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Two New Marvel Projects Announced for Gallatin Alumni

Writers Chinaka Hodge and John Ridley Lead Ironheart and Black Panther Projects

Jun 10, 2021

Ironheart illustration

Courtesy of Marvel

The release of the 2018 film Black Panther, based on the eponymous comic book series, was a watershed moment for fans of Black superheroes. Grossing over $1.3 billion at the box office—the highest-grossing movie of 2018 and fourth highest-grossing movie of all time—Black Panther paved the way for a new generation of Afrofuturist graphic novels, comic books, and more. For Time Magazine, journalist Jamil Smith noted that Black Panther is “not just a movie about a black superhero; it’s very much a black movie. It carries a weight that neither Thor nor Captain America could lift: serving a black audience that has long gone under­represented.”

Two Gallatin alumni are telling new and exciting stories, as well as re-imagined ones, about Black superheroes for Marvel and Disney+.

An exclusive Variety post announced Gallatin alumna Chinaka Hodge (BΑ ’06) as the head writer for the new Marvel-Disney Plus series Ironheart, starring Dominique Thorne as superheroine Riri Williams (a.k.a. Ironheart), a genius inventor who builds her own suit of armor. Hodge is a screenwriter, poet, playwright, and educator whose past television writing credits include the Apple reboot of Amazing Stories,”as well as the TNT series adaptation of Snowpiercer starring Daveed Diggs.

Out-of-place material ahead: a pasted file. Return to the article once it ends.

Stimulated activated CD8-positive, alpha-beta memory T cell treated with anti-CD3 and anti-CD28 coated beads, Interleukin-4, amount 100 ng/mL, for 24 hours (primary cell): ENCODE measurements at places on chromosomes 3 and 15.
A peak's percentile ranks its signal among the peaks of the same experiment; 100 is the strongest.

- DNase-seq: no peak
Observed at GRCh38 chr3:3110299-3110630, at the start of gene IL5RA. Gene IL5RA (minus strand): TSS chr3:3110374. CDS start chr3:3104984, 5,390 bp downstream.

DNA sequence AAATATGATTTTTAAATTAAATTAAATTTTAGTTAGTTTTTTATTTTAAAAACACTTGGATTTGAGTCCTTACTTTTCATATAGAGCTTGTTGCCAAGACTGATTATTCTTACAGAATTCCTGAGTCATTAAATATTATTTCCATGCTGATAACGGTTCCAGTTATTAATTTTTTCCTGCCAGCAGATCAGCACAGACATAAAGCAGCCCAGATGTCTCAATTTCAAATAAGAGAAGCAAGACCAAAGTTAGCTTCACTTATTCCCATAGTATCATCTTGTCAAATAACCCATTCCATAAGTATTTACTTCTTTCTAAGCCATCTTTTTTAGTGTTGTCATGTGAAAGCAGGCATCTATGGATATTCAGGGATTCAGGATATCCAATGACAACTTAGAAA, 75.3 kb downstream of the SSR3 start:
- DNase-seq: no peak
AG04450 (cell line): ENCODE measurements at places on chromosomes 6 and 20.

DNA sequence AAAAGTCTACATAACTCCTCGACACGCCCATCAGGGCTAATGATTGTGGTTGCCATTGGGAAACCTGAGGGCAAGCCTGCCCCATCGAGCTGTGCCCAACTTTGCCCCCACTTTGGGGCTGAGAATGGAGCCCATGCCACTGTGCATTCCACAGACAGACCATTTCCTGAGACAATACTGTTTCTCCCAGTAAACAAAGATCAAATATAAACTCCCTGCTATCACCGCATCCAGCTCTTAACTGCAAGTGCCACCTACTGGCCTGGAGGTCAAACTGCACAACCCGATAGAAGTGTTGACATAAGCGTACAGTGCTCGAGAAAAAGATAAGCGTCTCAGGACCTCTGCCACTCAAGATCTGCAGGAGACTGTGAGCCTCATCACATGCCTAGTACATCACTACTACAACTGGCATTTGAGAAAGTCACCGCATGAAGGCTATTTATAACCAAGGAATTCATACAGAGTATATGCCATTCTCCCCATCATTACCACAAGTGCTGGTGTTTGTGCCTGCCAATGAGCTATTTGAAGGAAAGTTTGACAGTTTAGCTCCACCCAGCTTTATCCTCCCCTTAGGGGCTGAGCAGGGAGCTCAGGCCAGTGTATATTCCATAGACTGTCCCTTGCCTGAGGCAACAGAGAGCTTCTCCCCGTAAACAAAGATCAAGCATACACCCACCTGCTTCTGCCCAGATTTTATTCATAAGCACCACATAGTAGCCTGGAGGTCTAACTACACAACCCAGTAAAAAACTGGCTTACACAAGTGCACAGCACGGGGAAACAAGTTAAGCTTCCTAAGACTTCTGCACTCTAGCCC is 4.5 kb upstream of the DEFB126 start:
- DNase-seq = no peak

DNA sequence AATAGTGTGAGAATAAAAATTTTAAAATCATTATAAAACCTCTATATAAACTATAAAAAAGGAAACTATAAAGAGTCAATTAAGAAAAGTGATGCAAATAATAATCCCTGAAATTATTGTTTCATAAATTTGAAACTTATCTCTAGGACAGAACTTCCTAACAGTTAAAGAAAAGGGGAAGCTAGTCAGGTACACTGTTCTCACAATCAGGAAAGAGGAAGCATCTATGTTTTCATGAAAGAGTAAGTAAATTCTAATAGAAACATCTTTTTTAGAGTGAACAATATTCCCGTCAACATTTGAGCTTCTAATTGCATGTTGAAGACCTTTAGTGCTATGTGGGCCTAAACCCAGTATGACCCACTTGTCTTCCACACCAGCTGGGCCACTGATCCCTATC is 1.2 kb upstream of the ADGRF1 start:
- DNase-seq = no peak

This past May, Marvel announced a new Black Panther comic book series written by John Ridley (BA '87), the acclaimed screenwriter of 12 Years a Slave. The current Black Panther series, which began in 2016 and written by Ta-Nehisi Coates, will conclude on May 26, with Ridley's release in August. “It’s a hybrid espionage-superhero thriller, but at its core, it’s a love story,” Ridley told The New York Times.

Ridley is also the writer for The Other History of the DC Universe, a five-part comic book series that mirrors the 1987 History of the DC Universe. Through the series, Ridley re-tells pivotal events in the fictional DC Universe through the perspectives of nonwhite DC heroes Bumblebee, Black Lightning, Katana, and the Question.